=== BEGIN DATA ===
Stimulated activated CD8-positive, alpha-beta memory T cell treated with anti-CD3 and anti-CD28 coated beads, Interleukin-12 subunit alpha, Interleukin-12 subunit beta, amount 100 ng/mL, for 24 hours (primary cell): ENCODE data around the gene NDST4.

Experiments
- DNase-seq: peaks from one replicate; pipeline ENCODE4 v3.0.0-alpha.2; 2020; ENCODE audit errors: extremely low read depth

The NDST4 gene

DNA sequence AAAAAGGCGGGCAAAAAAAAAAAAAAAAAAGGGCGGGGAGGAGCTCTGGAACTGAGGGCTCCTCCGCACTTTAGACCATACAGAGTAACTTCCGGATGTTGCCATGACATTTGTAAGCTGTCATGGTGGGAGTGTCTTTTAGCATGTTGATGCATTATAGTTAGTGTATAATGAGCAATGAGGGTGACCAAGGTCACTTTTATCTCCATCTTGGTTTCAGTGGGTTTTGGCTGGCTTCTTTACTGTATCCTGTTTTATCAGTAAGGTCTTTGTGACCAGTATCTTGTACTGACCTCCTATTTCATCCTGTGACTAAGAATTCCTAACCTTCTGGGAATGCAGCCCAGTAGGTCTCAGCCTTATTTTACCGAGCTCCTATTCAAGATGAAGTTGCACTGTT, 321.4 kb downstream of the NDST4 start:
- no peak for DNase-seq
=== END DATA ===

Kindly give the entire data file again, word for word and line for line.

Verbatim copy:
Stimulated activated CD8-positive, alpha-beta memory T cell treated with anti-CD3 and anti-CD28 coated beads, Interleukin-12 subunit alpha, Interleukin-12 subunit beta, amount 100 ng/mL, for 24 hours (primary cell): ENCODE data around the gene NDST4.

Experiments
- DNase-seq: peaks from one replicate; pipeline ENCODE4 v3.0.0-alpha.2; 2020; ENCODE audit errors: extremely low read depth

The NDST4 gene

DNA sequence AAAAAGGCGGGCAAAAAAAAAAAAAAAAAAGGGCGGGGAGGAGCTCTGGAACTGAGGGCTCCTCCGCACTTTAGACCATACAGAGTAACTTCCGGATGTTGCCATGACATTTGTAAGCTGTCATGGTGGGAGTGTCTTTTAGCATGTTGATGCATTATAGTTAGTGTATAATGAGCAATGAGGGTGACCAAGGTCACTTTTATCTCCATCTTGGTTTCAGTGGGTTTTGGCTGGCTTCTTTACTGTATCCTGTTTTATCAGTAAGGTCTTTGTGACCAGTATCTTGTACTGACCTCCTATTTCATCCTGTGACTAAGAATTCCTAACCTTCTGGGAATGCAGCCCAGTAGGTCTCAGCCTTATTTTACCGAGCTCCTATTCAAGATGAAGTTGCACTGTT, 321.4 kb downstream of the NDST4 start:
- no peak for DNase-seq